Poems insist on their own terms
The Red Sea: New & Selected Poems
STEPHEN Edgar’s The Red Sea has Clive James all over it: he offers a recommendation on the back, is quoted in the blurb and is the book’s dedicatee. Despite the apparent similarities between the two poets (their formalism and allusiveness), Edgar’s poems are — formally and tonally — more stringent than James’s, almost ego-less in their drive to art.
Edgar’s stringency is such that he sums up his career in a cool 100 pages, ignoring his first two books and beginning the Selected Poems section with poems from his superb third collection, Corrupted Treasures (1995).
Edgar’s career is strikingly consistent in tone, approach and interest. Comparing his earlier poems with the 15 fine new poems in this volume, though, we see that his interest in form, if anything, has deepened with time. The new poems work with more complex stanza forms that develop further Edgar’s inventive use of rhyme.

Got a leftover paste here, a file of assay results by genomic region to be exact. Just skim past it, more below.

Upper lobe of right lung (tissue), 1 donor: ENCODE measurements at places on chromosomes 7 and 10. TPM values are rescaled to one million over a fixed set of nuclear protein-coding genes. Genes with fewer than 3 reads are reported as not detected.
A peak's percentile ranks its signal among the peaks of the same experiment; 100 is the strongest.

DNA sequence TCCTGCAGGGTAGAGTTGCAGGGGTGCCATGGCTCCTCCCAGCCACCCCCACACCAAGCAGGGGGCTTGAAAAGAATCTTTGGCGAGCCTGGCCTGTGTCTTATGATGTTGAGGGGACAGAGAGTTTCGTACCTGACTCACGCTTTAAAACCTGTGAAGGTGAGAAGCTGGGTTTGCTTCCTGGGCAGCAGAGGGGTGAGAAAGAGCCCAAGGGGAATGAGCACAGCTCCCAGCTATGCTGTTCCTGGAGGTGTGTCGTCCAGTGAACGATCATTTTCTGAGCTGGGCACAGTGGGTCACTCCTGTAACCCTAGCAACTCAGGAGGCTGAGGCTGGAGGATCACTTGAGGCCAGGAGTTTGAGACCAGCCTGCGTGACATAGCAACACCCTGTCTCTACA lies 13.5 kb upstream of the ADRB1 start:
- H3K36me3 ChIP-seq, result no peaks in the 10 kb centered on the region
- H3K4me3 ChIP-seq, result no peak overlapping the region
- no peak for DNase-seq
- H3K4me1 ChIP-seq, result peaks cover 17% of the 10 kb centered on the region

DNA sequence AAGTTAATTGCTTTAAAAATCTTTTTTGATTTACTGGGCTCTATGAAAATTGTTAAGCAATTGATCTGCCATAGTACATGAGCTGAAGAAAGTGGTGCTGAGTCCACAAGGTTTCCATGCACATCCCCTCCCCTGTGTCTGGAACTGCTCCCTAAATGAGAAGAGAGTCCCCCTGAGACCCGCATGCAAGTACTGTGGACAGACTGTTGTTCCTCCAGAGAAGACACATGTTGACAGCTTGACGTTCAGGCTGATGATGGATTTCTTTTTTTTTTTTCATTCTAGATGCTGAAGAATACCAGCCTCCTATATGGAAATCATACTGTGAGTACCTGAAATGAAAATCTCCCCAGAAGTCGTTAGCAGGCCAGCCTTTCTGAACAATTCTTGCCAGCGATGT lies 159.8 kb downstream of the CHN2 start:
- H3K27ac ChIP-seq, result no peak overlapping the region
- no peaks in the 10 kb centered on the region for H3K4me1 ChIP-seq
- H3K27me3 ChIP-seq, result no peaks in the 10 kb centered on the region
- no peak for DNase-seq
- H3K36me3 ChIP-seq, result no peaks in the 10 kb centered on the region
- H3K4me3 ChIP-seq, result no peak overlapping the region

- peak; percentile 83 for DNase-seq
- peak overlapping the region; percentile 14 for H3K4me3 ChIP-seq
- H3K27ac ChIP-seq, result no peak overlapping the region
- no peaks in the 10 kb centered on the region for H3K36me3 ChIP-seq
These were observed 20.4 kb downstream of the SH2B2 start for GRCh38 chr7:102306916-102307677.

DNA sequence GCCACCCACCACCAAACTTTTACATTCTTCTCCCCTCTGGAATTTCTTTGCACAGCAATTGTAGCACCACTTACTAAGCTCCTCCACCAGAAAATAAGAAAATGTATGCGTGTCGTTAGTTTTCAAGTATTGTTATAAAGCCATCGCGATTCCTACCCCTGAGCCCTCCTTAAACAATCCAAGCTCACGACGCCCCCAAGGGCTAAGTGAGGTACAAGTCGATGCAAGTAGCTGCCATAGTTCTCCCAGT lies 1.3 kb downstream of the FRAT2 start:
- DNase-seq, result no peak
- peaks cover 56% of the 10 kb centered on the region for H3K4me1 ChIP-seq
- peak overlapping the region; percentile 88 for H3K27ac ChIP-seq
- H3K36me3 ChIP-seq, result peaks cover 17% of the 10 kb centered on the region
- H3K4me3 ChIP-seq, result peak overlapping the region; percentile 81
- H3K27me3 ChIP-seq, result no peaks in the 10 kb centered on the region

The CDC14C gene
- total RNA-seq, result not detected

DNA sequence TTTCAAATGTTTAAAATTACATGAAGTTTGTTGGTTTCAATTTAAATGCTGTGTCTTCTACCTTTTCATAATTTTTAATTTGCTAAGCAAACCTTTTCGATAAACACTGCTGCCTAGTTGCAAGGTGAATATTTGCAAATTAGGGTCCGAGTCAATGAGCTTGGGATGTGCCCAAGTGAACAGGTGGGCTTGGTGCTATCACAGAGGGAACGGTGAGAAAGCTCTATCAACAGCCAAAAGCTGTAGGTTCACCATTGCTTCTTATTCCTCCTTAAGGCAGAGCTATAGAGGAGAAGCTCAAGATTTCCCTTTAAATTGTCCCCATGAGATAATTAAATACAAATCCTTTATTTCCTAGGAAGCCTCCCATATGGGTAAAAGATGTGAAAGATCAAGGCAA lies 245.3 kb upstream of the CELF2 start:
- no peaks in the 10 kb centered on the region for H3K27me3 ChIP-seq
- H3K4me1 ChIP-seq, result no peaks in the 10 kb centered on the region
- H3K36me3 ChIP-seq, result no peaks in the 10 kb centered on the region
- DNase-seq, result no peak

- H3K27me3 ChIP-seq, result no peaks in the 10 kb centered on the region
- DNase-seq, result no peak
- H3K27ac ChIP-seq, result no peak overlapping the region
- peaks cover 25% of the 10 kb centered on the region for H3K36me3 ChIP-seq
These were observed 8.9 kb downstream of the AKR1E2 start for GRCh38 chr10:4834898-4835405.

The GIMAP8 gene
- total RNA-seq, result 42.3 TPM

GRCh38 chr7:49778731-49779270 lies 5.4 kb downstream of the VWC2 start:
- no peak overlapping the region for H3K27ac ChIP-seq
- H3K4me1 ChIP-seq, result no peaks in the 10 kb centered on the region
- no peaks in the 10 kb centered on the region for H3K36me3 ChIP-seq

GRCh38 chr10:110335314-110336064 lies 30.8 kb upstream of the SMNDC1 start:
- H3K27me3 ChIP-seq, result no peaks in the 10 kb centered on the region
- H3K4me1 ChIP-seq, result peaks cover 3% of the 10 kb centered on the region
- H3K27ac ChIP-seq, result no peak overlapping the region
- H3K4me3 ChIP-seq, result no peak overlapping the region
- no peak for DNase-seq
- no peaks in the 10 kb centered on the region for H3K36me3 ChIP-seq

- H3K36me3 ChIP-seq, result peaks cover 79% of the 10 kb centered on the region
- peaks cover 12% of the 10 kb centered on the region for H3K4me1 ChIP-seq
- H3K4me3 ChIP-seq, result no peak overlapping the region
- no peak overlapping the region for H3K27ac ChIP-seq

This is seen in The Annexe, a new poem, when Edgar rhymes phantoms with tantrums (though rhyming television with misprision in the same poem strikes me as a rare misstep).
Time and memory are Edgar’s great themes. These, in turn, are expressed through various tensions: movement and stasis; thought and sensation; loss and continuity. By Stephen Edgar Baskerville, 112pp, $19.95 By Michael Farrell Giramondo, 128pp, $24 Thematically, then, Edgar calls to mind the late Rosemary Dobson. And like Dobson’s, Edgar’s poetry is full of phantoms, surprisingly so given the apparent rationality and lucidity of the work. For both poets, this interest in the ghostly gives their poetry a powerful depth that the calm surfaces may not make immediately obvious.
The ghosts in Edgar’s work range from the celestial to the familial. In Voyager, concerning the space probes, outer space is where light ‘‘ becomes an apparition’’, and the messages that Earth sends into space ‘‘ leave no earthly trace’’.
In The Pictures, one of the most startlingly original of the new poems, a memory of the poet’s mother is ‘‘ An undeciphered pictogram / You’d almost take to be another / Ghosting that grainy footage’’. The phantasmal nature of the image is also considered in Living